New hospital funding system next year

A new system of health funding to be introduced in 2014 will reward hospitals for being efficient and will ultimately improve patient care, according to Health Minister James Reilly.

The 'money follows the patient' system (MFP) will change the current process whereby hospitals get block grants at the beginning of each year to one where hospitals will be paid for the actual level of activity they undertake. It is regarded as a key 'building block' on the road to the planned universal health insurance (UHI) system.

Launching policy papers today on MFP and UHI , Dr Reilly said 'money follows the patient' would result in a fairer and transparent basis for the provision of hospital services.

He said it should result in hospitals no longer having to cancel operations or close wards due to when they run out of funding during the year.

However, the MPF system is not expected to bring immediate benefits to patients - the advantages of the system will probably not will not become fully apparent until UHI is introduced.

The MFP system is also part of the process whereby the HSE will be phased out and eventually replaced by the various components of the UHI system by around 2016.

MFP will not involve any change in how patients obtain hospital services and interact with doctors and other healthcare workers, according to the Department of Health.

By boosting productivity in hospitals, MFP should, however, help improve access to public patients to the care they need, when they need it, and  in the appropriate hospital setting, according to the Department.

The new funding system is regarded as a key building block on the road to UHI, which is due to be introduced around 2016. New hospital groups and eventually, hospital trusts will also feed into the UHI system.

Details of the new hospital groups and of the type of services that will be provided in future by smaller and larger hospitals are expected to be announced in the next week or so.

Under UHI, the entire population will be insured under a State-regulated scheme where insurance companies will purchase hospital care. Everyone would have equal access to care under this system and there will be no distinction made between public and private hospitals for most types of care when it comes to purchasing services.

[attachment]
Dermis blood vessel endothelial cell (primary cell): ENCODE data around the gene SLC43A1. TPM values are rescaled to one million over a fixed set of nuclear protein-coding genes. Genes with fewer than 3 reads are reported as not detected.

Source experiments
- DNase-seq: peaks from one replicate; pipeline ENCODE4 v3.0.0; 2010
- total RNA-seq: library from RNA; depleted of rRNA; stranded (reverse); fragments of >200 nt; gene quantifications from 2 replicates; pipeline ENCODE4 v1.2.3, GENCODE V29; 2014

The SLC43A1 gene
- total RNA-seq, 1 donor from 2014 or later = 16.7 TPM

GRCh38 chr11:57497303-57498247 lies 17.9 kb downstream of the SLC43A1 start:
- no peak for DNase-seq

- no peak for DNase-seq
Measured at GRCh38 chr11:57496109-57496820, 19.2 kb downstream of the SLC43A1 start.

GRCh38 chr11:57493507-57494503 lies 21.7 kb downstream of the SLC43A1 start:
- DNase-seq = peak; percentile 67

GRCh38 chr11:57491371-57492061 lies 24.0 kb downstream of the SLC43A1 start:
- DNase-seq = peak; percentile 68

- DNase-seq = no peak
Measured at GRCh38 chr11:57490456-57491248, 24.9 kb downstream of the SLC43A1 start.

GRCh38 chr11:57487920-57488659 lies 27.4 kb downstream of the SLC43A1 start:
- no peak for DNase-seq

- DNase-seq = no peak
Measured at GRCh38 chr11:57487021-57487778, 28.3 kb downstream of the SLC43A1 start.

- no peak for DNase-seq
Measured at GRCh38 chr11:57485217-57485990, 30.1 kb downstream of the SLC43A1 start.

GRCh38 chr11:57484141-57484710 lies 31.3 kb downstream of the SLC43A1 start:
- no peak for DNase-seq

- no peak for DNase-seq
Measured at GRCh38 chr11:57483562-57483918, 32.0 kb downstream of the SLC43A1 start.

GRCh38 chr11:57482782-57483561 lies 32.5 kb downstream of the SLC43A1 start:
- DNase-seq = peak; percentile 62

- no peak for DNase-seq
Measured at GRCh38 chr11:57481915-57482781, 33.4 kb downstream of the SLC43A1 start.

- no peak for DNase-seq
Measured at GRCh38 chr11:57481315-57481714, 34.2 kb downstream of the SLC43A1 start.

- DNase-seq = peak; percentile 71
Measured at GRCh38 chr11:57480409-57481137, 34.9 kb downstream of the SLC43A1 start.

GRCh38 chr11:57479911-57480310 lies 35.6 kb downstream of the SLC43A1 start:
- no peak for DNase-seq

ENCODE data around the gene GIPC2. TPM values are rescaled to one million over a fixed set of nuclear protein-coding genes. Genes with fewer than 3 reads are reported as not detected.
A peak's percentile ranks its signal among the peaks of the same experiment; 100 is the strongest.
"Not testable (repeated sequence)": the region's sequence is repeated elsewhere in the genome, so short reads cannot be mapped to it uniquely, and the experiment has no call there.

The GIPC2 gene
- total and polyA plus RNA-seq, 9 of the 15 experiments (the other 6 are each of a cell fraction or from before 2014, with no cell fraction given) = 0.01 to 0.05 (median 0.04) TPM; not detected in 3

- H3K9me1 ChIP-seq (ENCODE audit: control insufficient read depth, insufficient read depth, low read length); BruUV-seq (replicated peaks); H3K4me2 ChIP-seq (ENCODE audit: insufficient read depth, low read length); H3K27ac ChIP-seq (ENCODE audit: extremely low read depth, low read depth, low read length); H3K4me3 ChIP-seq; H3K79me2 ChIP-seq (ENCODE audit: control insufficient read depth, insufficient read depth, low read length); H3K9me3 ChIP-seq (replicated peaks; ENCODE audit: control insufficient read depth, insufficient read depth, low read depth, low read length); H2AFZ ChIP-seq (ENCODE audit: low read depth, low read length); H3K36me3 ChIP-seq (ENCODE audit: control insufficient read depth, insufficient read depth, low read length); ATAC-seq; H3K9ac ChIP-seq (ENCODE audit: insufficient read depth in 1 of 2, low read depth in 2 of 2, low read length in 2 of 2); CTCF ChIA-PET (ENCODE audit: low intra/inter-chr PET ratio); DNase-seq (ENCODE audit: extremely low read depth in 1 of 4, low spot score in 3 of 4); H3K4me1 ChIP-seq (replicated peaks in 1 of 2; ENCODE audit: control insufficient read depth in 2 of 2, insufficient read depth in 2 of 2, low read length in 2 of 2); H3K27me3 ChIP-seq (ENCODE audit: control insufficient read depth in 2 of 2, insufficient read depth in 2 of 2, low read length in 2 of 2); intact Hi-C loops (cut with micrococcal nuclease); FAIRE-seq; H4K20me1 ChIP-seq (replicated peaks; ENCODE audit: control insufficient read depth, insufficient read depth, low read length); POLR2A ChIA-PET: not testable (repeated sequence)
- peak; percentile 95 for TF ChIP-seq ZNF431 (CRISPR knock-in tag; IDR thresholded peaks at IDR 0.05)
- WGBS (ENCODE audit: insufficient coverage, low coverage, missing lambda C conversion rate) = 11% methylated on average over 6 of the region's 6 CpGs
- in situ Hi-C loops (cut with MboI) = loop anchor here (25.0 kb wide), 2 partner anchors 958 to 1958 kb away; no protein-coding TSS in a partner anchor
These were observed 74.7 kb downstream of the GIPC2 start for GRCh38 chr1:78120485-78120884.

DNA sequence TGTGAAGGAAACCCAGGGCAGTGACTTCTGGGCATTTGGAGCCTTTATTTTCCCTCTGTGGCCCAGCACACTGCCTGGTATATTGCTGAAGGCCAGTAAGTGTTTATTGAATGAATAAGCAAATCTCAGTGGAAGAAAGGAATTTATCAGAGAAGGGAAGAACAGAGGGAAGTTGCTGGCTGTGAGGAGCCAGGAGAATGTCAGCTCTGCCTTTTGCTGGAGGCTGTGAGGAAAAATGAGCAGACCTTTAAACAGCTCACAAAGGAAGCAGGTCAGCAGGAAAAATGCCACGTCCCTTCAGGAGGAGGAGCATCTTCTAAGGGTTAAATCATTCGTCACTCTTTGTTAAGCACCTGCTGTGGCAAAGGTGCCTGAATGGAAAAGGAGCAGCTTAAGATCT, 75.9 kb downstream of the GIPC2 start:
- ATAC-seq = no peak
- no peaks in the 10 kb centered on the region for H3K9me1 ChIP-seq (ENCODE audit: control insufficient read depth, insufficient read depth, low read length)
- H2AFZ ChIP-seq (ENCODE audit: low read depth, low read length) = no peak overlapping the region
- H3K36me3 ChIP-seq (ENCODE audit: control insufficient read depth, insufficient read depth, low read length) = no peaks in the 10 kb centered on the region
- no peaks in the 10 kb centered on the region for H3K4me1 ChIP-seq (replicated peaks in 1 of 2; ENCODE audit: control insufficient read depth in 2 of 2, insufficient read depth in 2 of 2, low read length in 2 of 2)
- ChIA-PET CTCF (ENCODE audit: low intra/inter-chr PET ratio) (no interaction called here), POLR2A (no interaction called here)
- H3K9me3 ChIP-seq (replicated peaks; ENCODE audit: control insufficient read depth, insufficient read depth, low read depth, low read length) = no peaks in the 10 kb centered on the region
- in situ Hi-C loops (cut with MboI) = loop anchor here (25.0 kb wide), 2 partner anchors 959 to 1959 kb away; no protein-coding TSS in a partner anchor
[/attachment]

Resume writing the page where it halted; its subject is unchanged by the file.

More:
Under the UHI plan, people will pay insurance contributions to the scheme according to their means, but the policy paper published today does not provide details of the operation of the payments system. Further details of UHI will be revealed in a forthcoming Government White Paper.

Part of the universal healthcare plan involves the provision of free GP care, the first phase of which has been delayed but is expected to be introduced this year.

Under MFP, hospitals will be funded based on the quality and quality of services they deliver to patients. The system is designed to promote greater incentives to hospitals to deliver higher quality care, greater efficiency and greater productivity.

Asked if such a system could be abused by hospitals attempting to 'profiteer' by performing unnecessary treatments and tests, Department officials at a briefing today said there would be safeguards built into the system to prevent this happening.

According to the Department, there will be fixed budgets and capped cost and volume contracts with hospitals under the new system to prevent potential abuses, and the system would be robustly audited.

MFP will also be used to fund services in primary care, according to the Department.

Under the MFP system, a National Information and Pricing Office will be set up to set national prices for services for ratification by the Minister.

As the HSE's acute care function is phased out, a new Healthcare Commissioning Agency (HCA) will be set up to purchase services from hospital groups/trusts. It will agree capped cost, volume and quality contracts with each hospital group/trust based on set prices and activity targets.

The HCA will then pay hospitals quarterly for the activity they carry out based on submitted claims. Prices agreed will be based on the type of care provided and not the type of hospital it is provided in.

Some hospital services, such as emergency department car, and hospital teaching and research functions will not be included in the MFP system.

There will also be an 'outlier payment mechanism' to take account of exceptionally high cost hospital cases that could potentially exceed agreed budgets.

This 'outlier' payment system however, would be linked to 'medical necessity', eg once a patient is deemed medicallly fit for discharge, no payment will apply to the hospital for any further time spent in a bed.

Under the new system, additional funding for specific activity could in some cases be agreed outside agreed budgets, provided the hospitals concerned have met their agreed activity levels in the previous quarter.

MFP will initially apply to public patients in public hospitals but eventually it will be extended to private patient treatment in these hospitals.

Department officials said as UHI is introduced, the HCA have many of its core functions as the purchaser of hospital services replaced by insurance companies, who will purchase services from public and private hospitals.

However, there will continue to be a role for a central funding authority. Under UHI, the Department says the role of health insurers will be 'complemented and constrained' by a statutory insurance fund.

The HSE, which is currently changing its structure to a directorate model, is expected to be phased out by around the end of 2014, following which its acute hospital function will be taken over by the HCA and the MFP process and eventually, the UHI system.

Other HSE functions in areas such as social and child care wil be taken over by other agencies.

 

 

[Posted: Fri 15/02/2013]

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